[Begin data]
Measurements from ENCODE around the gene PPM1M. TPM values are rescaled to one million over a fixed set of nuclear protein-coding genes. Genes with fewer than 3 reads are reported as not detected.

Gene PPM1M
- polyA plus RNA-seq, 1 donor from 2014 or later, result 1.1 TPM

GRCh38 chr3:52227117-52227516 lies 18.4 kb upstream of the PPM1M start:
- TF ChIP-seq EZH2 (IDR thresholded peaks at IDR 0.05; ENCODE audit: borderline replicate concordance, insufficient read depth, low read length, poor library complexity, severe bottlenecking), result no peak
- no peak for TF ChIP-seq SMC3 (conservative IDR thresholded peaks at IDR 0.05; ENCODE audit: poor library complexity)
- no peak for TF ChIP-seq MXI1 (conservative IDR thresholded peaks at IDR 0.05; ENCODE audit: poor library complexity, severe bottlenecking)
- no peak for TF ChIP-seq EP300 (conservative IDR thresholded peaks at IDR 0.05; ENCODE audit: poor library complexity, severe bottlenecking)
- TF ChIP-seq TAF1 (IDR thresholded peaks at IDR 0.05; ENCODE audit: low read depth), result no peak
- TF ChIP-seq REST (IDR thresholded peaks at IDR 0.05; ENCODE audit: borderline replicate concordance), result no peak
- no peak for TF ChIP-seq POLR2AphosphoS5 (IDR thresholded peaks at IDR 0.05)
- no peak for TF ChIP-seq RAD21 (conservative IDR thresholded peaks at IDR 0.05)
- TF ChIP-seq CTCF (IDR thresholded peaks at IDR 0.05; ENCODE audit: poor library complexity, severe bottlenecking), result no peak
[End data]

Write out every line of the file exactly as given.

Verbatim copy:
Measurements from ENCODE around the gene PPM1M. TPM values are rescaled to one million over a fixed set of nuclear protein-coding genes. Genes with fewer than 3 reads are reported as not detected.

Gene PPM1M
- polyA plus RNA-seq, 1 donor from 2014 or later, result 1.1 TPM

GRCh38 chr3:52227117-52227516 lies 18.4 kb upstream of the PPM1M start:
- TF ChIP-seq EZH2 (IDR thresholded peaks at IDR 0.05; ENCODE audit: borderline replicate concordance, insufficient read depth, low read length, poor library complexity, severe bottlenecking), result no peak
- no peak for TF ChIP-seq SMC3 (conservative IDR thresholded peaks at IDR 0.05; ENCODE audit: poor library complexity)
- no peak for TF ChIP-seq MXI1 (conservative IDR thresholded peaks at IDR 0.05; ENCODE audit: poor library complexity, severe bottlenecking)
- no peak for TF ChIP-seq EP300 (conservative IDR thresholded peaks at IDR 0.05; ENCODE audit: poor library complexity, severe bottlenecking)
- TF ChIP-seq TAF1 (IDR thresholded peaks at IDR 0.05; ENCODE audit: low read depth), result no peak
- TF ChIP-seq REST (IDR thresholded peaks at IDR 0.05; ENCODE audit: borderline replicate concordance), result no peak
- no peak for TF ChIP-seq POLR2AphosphoS5 (IDR thresholded peaks at IDR 0.05)
- no peak for TF ChIP-seq RAD21 (conservative IDR thresholded peaks at IDR 0.05)
- TF ChIP-seq CTCF (IDR thresholded peaks at IDR 0.05; ENCODE audit: poor library complexity, severe bottlenecking), result no peak